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A year later: Tami Slaven reflects on COVID experience at Elkhart General

Tami Slaven was fighting for her life one year ago this week. At 52, Tami had become Elkhart General Hospital’s first COVID-positive ventilated patient. Read her original compelling story. We recently caught up with Tami to talk about the past year, about her experience with COVID and to find out how her life has changed. Here is our interview:

Sue Kempiak and Tami Slaven in 2021.

Q: As you reflect on what your life looked like a year ago, and how scary it must have felt, what stands out the most?

A: The thought of losing my family and friends, and if I survived, how I would want to make the most of the rest of my life. To do all the things you think you want to do and don’t make time for. I was determined to get back to my family because nothing means more than the people I love.

Q: What surprises you most as you think back to last March?

A: The outpouring of love and support across the world, from people I didn’t even know, let alone my family and friends. My entire life I have been a giver, but COVID taught me that when I was at my worst, people gave the strength, love, and support back to me and I had to learn to except that. It completely humbled me and taught me to never take for granted the relationships you have and to keep those you love and care for close to you. Don’t be afraid to let them know you feel the same.

Q: Having been on the brink of death, you had so much to overcome. Describe those challenges.

A: The pain of learning to function again was hard, and it was more mental than physical. It was so frustrating learning to walk again, talk again, breathe normally, or take a shower by myself, etc. That was a hard mental battle to overcome. The fear of dying broke my heart only because I felt I had more to do in my life. At my job working with youth, I felt like my work there was not done. I love impacting the youth in our community and felt I had more to accomplish. For my personal life, Sue and I are blessed with grandchildren, nieces and nephews and I was afraid of missing out on that journey with them. I was so excited when I woke up and beat COVID, not realizing the road ahead for me physically, emotionally, and mentally.

Q: You’re a fighter, that’s for sure. How has COVID changed the course of your life? Where are you today and what lasting effects has the virus had on your body?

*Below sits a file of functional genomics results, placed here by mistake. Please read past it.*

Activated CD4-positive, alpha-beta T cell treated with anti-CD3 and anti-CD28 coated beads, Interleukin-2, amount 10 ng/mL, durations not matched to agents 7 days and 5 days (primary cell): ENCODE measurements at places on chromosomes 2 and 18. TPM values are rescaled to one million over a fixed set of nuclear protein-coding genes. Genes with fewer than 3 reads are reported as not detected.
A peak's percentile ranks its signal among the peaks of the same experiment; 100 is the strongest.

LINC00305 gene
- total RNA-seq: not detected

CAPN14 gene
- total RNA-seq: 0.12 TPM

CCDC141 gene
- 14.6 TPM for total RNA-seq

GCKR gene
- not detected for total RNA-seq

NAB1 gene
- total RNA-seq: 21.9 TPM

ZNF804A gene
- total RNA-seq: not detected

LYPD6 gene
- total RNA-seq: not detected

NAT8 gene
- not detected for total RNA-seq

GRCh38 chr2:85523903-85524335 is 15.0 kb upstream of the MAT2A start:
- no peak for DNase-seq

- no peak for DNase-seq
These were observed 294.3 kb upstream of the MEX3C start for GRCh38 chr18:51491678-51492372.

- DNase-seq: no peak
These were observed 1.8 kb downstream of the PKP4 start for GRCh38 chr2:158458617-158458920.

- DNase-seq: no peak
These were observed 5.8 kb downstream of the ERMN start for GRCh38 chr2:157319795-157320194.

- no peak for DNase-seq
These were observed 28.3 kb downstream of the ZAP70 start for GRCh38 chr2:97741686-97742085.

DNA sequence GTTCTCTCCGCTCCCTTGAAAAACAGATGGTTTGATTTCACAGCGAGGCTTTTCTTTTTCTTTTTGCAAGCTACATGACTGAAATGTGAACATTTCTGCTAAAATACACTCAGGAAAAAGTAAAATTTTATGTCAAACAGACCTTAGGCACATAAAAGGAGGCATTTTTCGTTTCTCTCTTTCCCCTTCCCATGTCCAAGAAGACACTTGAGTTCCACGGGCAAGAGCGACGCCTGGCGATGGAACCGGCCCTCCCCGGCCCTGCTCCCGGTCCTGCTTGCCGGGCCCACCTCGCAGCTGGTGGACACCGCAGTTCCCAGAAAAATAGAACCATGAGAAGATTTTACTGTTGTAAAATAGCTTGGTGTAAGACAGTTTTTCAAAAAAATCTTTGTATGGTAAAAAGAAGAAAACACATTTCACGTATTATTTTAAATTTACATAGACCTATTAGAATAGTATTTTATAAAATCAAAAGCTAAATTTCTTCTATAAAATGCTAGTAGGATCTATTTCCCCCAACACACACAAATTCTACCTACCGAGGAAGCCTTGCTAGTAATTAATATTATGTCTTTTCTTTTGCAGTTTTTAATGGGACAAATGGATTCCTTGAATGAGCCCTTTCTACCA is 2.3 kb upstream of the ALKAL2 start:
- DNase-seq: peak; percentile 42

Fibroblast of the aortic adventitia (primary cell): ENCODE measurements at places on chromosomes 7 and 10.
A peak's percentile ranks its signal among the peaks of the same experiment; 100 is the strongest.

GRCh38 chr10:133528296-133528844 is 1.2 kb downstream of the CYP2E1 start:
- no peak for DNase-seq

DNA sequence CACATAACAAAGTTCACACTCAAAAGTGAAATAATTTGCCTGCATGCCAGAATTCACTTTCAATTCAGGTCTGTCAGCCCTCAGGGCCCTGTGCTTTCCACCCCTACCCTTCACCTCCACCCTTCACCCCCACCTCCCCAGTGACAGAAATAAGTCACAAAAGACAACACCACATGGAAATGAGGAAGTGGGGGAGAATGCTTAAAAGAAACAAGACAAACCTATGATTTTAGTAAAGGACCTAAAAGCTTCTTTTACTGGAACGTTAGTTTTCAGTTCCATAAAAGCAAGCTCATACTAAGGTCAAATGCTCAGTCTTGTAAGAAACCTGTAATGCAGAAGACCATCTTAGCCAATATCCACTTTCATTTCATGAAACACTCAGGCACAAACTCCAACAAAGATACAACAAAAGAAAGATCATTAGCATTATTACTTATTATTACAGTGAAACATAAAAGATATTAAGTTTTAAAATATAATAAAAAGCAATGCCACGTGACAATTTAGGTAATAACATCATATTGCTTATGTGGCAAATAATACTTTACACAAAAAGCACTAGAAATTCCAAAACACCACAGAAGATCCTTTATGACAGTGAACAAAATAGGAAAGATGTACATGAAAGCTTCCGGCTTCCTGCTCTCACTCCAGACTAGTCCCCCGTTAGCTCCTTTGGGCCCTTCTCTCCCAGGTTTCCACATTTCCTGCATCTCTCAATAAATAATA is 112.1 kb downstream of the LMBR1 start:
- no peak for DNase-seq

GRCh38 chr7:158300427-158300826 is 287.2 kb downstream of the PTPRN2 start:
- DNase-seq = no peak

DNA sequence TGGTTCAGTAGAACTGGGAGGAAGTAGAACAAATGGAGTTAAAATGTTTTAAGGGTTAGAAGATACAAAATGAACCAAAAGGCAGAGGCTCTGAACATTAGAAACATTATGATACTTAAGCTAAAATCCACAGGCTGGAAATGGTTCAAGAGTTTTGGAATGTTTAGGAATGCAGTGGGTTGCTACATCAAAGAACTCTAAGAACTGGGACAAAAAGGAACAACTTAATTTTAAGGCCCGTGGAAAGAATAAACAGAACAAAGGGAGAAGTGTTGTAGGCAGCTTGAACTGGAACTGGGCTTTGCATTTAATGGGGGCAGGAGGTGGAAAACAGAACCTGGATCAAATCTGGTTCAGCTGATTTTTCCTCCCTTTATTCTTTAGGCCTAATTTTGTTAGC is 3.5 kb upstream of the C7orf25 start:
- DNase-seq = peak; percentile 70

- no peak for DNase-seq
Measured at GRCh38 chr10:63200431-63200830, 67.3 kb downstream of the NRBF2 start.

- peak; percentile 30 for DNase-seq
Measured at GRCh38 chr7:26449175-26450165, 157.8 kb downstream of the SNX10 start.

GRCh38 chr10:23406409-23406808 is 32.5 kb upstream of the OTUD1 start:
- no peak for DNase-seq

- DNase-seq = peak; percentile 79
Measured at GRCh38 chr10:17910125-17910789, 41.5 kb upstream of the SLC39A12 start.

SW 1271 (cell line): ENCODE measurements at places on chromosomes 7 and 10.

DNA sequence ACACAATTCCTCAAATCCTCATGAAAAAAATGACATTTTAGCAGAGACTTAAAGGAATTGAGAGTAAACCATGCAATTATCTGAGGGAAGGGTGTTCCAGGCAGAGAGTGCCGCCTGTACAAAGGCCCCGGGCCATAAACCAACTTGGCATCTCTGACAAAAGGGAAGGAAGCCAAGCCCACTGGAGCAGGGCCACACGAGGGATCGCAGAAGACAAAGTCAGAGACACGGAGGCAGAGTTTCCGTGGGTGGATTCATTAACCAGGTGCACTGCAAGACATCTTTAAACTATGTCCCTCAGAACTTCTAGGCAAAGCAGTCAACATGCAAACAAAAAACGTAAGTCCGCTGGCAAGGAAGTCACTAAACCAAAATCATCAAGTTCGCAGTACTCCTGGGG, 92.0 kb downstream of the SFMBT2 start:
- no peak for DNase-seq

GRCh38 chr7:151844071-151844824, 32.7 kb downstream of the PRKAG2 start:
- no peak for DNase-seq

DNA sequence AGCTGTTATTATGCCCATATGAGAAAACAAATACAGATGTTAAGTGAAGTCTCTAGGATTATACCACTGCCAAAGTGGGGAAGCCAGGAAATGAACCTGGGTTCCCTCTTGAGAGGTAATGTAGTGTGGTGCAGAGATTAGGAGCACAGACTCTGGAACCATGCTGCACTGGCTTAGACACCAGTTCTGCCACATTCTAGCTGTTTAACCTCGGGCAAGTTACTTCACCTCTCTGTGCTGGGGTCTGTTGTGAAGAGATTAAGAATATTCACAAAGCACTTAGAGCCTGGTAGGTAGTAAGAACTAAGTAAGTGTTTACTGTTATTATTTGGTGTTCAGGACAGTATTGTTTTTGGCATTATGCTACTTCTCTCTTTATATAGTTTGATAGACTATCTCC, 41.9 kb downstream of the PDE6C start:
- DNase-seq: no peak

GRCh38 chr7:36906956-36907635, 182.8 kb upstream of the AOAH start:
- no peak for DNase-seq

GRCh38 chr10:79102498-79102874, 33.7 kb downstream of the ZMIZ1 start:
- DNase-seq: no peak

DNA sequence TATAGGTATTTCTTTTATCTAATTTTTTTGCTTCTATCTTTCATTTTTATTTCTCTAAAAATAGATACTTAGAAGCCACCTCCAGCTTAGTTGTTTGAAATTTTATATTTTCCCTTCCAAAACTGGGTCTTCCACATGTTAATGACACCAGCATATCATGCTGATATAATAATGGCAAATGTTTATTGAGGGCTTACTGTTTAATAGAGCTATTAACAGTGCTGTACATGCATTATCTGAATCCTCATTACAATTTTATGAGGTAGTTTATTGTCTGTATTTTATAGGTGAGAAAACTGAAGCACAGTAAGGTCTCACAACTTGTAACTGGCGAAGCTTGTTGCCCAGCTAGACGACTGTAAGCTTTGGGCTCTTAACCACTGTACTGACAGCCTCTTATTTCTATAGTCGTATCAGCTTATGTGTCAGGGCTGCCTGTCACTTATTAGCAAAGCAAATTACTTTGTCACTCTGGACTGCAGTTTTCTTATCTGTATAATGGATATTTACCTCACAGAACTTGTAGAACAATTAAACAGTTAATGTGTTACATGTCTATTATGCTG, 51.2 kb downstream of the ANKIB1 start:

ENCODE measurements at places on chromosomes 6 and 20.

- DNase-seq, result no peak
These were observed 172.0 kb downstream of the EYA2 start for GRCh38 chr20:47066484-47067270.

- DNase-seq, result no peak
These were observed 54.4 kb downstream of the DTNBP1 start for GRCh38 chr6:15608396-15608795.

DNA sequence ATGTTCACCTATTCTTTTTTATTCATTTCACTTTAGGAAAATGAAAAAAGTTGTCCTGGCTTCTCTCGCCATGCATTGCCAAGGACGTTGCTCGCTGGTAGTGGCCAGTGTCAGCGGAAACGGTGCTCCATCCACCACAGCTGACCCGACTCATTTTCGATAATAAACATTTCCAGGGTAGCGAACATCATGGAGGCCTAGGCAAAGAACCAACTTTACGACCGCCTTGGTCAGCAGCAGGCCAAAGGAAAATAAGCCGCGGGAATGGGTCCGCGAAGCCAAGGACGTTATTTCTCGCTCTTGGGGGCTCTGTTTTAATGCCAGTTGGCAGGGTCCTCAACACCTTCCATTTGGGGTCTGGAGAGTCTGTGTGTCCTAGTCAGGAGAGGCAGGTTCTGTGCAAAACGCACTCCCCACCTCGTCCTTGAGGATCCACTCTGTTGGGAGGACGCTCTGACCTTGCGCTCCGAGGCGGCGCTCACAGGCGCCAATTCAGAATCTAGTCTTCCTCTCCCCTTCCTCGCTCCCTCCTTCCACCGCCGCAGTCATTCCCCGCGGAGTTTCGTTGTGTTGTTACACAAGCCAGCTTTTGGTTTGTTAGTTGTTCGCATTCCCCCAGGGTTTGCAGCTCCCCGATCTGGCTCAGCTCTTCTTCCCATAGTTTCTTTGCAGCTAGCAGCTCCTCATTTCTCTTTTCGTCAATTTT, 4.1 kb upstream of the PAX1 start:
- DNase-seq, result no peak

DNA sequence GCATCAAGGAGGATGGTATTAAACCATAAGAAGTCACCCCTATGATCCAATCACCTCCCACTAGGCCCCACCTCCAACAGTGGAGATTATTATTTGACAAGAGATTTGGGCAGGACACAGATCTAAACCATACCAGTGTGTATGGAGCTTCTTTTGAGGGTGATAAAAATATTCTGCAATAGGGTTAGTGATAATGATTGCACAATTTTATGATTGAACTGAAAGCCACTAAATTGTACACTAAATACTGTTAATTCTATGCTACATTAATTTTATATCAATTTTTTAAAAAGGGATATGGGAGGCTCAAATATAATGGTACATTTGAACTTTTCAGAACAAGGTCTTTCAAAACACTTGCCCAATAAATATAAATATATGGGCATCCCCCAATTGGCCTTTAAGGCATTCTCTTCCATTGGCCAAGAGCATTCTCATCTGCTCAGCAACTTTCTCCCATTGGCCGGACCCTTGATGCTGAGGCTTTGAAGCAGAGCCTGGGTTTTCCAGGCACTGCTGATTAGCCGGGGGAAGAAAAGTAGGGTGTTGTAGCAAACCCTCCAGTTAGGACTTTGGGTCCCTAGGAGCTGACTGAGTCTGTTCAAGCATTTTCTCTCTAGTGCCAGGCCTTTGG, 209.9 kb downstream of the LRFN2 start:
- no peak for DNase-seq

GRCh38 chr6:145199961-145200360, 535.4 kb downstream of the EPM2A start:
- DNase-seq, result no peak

A: COVID changed me physically because it has affected my breathing, my muscles, my balance. I now have arthritis pain in my joints, nerve damage, constant muscle cramps, weakness and muscle fatigue. As for lasting side effects, nerve damage, headaches, fatigue, brain fog, trouble pulling thoughts together. I had one pulmonary test done that showed some damage or scar tissue in bottom lower lobe of a lung, and I will have a second test done in April to see if there’s any change or if it is permanent damage.

I just recently found out I have stress-induced ischemia. So when I walk, take the stairs or exercise, it’s hard to breathe because my heart is working harder now. So I’m not supposed to do anything that causes overexertion at this point to be safe, until we know more. I shouldn’t run or do hard workouts. I can do light activity like walk and ride a bike until we see the pulmonologist for my lungs and cardiologist for further testing.

Overall, I am doing well, I just fight through it and I have found medical massage therapy helps.

Q: What are your limitations, if any, in everyday activity?

Click on the photo to watch Tami Slaven interview following her shot.

A: My daily limitations are fatigue, brain fog, and joint pain. Mentally, I have struggled and I went to counseling for several months to help process my frustration of not being back to normal. However, I am super optimistic and happy to be alive and able to do things. I have good days most of the time. Bad days sneak up but at mainly fatigue and muscle pain, so I just work through it or rest when I have to. With limitations I might not be able to physically do all the things I used to for long periods of time.

Q: What message do you have for those people who are reading this and have not had COVID? What do you want them to know?

A: I learned to make the most out of life, even if it throws you a curveball, and to keep those you love close. For those who have not had COVID — be thankful, I would not wish this on anyone. It not only affects the person who had COVID, but your entire family is affected. Like many I dislike wearing a mask as it’s hard to breathe, but if we all do our small part we can prevent others from going through an experience like mine.

*Since our interview, Tami also received her first dose of the COVID-19 vaccine at Elkhart General Hospital.

Tami and her mom pose for a photo after Tami received the COVID-19 vaccine.

About Heidi Prescott-Wieneke